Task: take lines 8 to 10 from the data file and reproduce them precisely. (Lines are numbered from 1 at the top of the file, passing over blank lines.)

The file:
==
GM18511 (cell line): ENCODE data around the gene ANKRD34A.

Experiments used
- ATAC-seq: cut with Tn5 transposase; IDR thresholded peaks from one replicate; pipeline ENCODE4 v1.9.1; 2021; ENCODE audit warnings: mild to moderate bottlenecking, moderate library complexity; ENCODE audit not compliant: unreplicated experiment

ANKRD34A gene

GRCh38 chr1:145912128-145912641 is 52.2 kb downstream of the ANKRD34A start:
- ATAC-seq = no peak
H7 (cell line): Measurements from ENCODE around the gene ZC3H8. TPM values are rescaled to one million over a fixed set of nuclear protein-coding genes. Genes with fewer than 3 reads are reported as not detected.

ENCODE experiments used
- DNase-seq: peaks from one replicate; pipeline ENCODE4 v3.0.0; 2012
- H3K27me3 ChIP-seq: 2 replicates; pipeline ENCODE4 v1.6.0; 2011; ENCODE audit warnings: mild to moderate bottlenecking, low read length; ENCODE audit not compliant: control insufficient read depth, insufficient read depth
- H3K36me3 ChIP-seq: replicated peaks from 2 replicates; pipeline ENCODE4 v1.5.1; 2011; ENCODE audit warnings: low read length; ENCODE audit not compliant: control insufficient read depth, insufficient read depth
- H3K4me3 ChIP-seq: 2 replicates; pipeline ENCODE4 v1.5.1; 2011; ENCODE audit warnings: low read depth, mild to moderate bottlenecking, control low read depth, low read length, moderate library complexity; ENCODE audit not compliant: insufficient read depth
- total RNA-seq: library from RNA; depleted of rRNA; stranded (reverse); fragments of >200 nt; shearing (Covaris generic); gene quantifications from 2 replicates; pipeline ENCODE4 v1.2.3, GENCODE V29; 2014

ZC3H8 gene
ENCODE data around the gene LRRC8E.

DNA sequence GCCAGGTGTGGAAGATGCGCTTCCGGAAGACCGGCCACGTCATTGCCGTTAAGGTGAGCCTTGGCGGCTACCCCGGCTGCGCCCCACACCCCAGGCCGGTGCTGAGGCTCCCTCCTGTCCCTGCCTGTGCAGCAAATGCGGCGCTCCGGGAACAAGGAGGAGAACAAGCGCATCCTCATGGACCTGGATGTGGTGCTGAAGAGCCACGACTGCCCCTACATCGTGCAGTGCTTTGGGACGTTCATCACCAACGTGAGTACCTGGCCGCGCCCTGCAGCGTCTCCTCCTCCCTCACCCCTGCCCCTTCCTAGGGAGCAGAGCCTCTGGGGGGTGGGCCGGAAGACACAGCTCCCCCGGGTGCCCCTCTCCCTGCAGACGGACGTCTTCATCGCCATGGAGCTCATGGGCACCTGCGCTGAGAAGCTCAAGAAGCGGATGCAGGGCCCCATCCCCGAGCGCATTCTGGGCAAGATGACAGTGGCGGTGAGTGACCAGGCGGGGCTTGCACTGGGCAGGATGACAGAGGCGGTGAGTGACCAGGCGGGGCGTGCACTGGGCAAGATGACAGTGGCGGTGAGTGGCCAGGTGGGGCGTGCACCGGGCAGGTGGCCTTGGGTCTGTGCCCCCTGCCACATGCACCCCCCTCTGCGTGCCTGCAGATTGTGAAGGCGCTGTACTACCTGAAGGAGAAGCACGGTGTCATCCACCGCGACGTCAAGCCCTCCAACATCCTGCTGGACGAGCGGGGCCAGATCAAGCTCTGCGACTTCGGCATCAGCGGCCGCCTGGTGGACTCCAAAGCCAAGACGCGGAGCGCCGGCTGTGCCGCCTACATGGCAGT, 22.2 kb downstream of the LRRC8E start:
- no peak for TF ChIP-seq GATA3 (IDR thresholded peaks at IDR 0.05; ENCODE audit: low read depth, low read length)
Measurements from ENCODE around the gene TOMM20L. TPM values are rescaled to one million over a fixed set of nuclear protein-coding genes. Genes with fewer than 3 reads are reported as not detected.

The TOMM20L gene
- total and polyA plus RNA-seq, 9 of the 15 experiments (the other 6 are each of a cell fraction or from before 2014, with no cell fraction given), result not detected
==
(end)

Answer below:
ENCODE experiments used
- DNase-seq: peaks from one replicate; pipeline ENCODE4 v3.0.0; 2012
- H3K27me3 ChIP-seq: 2 replicates; pipeline ENCODE4 v1.6.0; 2011; ENCODE audit warnings: mild to moderate bottlenecking, low read length; ENCODE audit not compliant: control insufficient read depth, insufficient read depth